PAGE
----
I literally danced a jig when my doctor put me on Clomid! Finally! I had heard and read so much about this wonder drug, that I thought I was most definitely on my way to a beautiful BFP! I was placed on it for five days, starting on the 2nd day of my cycle. And when ovulation time came, the scans showed that it had done exactly what it was supposed to, with some nice, juicy eggs ready to pop. However, we weren’t lucky that cycle, or the cycle after, or even the one after that. By our 5th Clomid cycle, we were told to take a break for a while. That marked the end of my love affair with the drug, as shortly after we moved on to IVF. But I knew we were just unlucky, as many women had been successful before me, and continue to be successful to this day. Clomid has, and will continue to, help(ed) many women ovulate, and subsequently conceive. However, and as I realised when I was well into my Clomid phase, there are so many things women do not know when they are about to start taking the drug.
Clomid is a good treatment plan if you have ovulatory problems. However, if your issue is not ovulation, it will not get you any closer to a BFP. If you ovulate just fine, the odds are high that the issues preventing you from conceiving will still persist, regardless of how many Clomid cycles you are on. If you have blocked fallopian tubes, even if Clomid helps boost the number of eggs you produce, it will not help your case, as the egg(s) will still have no access route. If your issue is low or diminished ovarian reserve, it also won’t help you much. And if your case is male factor infertility, please do not waste your time with it. Even if it works like a charm for you, if there are no swimmers to do the deed, then it is all an effort in futility.
As effective as it can be, its side effects can be legendary! One of its major side effects is the negative impact it has on cervical mucus. Clomid is known to block estrogen receptors. As a rise in estrogen levels triggers the production of fertile cervical mucus, blocking its receptors unavoidably leads to a decrease in the quality of this cervical mucus. This is the reason a lot of doctors choose IUI, just to circumvent the cervical mucus problem. Another major side effect is the thinning of the inner uterine lining, i.e. the endometrium, thus leading to possible implantation issues. But this thinning is more prevalent with women who have had multiple Clomid cycles. Other side effects include vaginal dryness (as hilariously referenced by one of our community members, here), headaches, hot flashes, dizziness, breast tenderness, nausea, and other PMS/pregnancy-like symptoms. Of course, this does not imply that one must have to suffer all, or even any, of these when on Clomid. They are just some possible effects of the drug. It is also possible to suffer ovarian overstimulation on Clomid, especially if the dosage is too high. This overstimulation presents itself mainly through bloating and abdominal pain. Frequent scans and general monitoring are ways to counter this overstimulation problem.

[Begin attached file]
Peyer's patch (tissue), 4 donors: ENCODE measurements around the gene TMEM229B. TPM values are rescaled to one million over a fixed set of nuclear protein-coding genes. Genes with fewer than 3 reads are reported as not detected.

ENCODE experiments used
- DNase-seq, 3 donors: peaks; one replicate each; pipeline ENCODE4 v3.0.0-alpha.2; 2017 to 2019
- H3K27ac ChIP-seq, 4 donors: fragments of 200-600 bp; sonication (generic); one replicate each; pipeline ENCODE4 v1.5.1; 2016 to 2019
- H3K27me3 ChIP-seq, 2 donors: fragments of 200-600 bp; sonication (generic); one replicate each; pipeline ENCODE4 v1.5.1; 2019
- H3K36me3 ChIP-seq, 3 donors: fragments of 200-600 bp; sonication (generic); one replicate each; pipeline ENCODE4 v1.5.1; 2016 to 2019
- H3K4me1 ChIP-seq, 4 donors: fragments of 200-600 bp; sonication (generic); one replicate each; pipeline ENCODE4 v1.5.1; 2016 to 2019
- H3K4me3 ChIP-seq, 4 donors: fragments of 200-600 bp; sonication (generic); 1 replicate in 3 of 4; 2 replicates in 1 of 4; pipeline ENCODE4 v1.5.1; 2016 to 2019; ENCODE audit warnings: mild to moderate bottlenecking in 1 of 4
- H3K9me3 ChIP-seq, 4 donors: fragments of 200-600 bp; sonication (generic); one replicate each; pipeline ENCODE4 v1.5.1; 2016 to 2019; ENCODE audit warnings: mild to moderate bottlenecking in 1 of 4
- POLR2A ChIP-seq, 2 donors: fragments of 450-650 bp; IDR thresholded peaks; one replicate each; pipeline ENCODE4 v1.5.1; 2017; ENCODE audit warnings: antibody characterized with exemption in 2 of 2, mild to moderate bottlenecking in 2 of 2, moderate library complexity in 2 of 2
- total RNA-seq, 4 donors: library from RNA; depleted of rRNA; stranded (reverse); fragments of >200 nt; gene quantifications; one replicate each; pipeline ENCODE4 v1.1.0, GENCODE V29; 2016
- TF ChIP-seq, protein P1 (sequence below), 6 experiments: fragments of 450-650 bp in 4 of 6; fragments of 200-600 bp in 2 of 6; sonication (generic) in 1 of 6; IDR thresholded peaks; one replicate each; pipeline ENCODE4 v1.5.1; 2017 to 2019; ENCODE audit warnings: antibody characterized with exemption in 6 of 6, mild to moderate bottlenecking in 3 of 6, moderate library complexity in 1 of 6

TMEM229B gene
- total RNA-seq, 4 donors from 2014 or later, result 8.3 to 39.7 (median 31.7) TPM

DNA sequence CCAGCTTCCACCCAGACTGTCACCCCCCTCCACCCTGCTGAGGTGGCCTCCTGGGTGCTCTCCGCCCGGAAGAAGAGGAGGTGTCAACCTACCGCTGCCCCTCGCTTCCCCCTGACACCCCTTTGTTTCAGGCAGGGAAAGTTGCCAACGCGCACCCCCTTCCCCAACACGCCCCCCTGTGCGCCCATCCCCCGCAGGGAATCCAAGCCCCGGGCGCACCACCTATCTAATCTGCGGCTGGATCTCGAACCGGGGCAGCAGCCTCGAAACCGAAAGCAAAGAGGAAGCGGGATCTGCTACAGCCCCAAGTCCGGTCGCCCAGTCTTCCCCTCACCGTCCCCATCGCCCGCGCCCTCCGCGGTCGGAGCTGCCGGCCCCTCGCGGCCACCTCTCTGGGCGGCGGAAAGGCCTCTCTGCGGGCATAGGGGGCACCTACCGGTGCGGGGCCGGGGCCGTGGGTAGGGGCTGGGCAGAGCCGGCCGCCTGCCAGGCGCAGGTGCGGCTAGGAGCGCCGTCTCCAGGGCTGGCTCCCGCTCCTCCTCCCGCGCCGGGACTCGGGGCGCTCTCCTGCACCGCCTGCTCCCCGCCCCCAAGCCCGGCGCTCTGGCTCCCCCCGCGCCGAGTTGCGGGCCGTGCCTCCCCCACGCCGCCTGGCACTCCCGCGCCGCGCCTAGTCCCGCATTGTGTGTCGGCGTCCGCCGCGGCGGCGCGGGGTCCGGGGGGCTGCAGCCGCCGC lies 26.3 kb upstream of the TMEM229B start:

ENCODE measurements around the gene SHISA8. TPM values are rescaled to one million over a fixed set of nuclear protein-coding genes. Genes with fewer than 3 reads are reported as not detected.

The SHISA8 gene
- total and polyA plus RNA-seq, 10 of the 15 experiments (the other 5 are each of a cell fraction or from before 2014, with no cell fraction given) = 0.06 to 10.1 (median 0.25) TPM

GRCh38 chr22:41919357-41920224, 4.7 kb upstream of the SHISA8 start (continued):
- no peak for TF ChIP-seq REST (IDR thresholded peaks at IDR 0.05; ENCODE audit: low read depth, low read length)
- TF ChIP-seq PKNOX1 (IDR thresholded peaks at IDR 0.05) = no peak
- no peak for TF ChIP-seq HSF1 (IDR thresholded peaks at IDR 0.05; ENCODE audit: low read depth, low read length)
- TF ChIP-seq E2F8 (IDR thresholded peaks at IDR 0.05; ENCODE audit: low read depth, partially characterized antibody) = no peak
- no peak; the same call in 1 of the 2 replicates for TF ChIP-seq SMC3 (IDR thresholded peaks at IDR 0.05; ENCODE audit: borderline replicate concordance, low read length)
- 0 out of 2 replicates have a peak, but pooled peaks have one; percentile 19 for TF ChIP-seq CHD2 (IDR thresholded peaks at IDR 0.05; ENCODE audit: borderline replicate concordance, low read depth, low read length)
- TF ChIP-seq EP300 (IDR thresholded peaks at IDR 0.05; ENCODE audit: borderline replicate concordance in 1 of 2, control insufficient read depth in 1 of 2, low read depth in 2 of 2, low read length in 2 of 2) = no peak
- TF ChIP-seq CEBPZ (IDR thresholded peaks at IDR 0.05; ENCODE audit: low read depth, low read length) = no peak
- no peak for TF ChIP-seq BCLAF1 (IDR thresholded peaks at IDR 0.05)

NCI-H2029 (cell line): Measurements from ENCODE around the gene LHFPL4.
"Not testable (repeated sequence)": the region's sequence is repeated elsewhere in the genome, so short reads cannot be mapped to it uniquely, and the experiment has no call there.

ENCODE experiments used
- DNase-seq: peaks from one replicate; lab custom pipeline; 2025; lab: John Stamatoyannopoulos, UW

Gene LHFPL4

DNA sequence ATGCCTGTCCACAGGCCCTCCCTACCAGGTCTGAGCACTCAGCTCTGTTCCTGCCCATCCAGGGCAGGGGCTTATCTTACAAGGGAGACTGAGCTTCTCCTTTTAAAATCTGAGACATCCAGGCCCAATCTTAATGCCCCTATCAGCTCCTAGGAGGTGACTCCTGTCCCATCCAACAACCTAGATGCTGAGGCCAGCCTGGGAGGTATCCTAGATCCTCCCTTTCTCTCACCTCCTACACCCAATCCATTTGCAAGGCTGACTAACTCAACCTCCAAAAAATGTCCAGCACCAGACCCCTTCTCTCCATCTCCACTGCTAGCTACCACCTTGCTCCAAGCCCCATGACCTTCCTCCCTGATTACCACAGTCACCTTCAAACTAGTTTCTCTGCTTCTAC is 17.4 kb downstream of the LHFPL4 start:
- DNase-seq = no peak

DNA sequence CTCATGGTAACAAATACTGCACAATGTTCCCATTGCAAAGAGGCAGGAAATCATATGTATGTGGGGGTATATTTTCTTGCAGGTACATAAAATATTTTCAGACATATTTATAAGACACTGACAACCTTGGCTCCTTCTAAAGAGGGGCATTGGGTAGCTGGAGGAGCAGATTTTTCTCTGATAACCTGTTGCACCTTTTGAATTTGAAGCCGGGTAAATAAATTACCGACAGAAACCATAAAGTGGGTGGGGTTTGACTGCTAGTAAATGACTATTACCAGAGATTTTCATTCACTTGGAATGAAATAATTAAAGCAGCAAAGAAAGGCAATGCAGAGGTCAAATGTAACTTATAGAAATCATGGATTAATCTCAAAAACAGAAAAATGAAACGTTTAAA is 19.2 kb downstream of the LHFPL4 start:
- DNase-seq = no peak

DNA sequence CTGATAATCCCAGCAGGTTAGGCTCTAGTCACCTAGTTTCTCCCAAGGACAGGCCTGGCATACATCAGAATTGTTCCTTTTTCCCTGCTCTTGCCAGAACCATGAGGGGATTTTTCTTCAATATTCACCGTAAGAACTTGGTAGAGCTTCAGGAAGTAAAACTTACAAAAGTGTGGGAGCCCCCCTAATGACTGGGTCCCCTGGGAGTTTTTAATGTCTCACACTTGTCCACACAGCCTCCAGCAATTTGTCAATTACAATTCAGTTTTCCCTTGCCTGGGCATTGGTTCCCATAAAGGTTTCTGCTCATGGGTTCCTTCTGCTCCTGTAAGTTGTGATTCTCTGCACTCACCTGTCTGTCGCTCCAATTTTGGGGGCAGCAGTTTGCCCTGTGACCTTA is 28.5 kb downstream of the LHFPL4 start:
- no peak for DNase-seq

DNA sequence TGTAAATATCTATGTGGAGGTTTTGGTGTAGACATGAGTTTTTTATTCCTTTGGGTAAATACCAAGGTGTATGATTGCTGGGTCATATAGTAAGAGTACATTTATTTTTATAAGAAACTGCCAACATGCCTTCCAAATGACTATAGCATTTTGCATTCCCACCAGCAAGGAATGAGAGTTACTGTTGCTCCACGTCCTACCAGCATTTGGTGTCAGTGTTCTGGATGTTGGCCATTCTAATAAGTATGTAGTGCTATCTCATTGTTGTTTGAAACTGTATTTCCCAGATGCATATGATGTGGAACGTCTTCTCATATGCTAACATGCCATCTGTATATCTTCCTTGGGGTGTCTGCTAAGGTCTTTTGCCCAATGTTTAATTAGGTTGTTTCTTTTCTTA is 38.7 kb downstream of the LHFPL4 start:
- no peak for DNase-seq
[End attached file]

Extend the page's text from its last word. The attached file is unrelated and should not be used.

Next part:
For me, the most impacting thing I read about Clomid is that there is a limit to the number of cycles a woman must use it. The acceptable number of cycles a woman should be on the drug, in her lifetime, is 6 to 12. It should not be used indefinitely. One reason for this is the likely increased risk of developing ovarian cancer. This is one of the reasons we stepped on the breaks after our 5th failed cycle on the drug. It didn’t help that I had developed a rather large ovarian cyst (which is another fairly common side effect). When I read this, I knew there was no way I could possibly continue. Another impacting factor that contributed to our decision to stop clomid was when we read that, on the whole, women who are likely to conceive through Clomid do so in the first 3 cycles of its use. Very few conceive after 6 straight cycles.
But highlighting these side effects and implications is in no way meant to discredit the drug. When used properly, and for the right amount of time, its success rate is quite impressive. Clomid will induce ovulation in about 80% of women (usually with ovulatory problems). About 40% to 45% percent of these women will become pregnant within 6 cycles of using Clomid. For couples with unexplained infertility, their success rates fall in the 10% to 20% range, just like the odds of a fertile couple trying naturally.
But don’t expect to have an automatic multiple pregnancy, just because you are on Clomid. Sorry to disappoint you, but this is just a myth. The truth is that Clomid results in a twin pregnancy only 10% of the time. So, you just might need to manage those expectations 😉
So, if you are about to start the Clomid journey, be sure you and your Doctor agree on the best dosage for your body, expect the possible side effects and find ways to deal with them, and have your eye on the calendar, to avoid using it for one too many cycles.
Good luck, my people! Baby dust to all!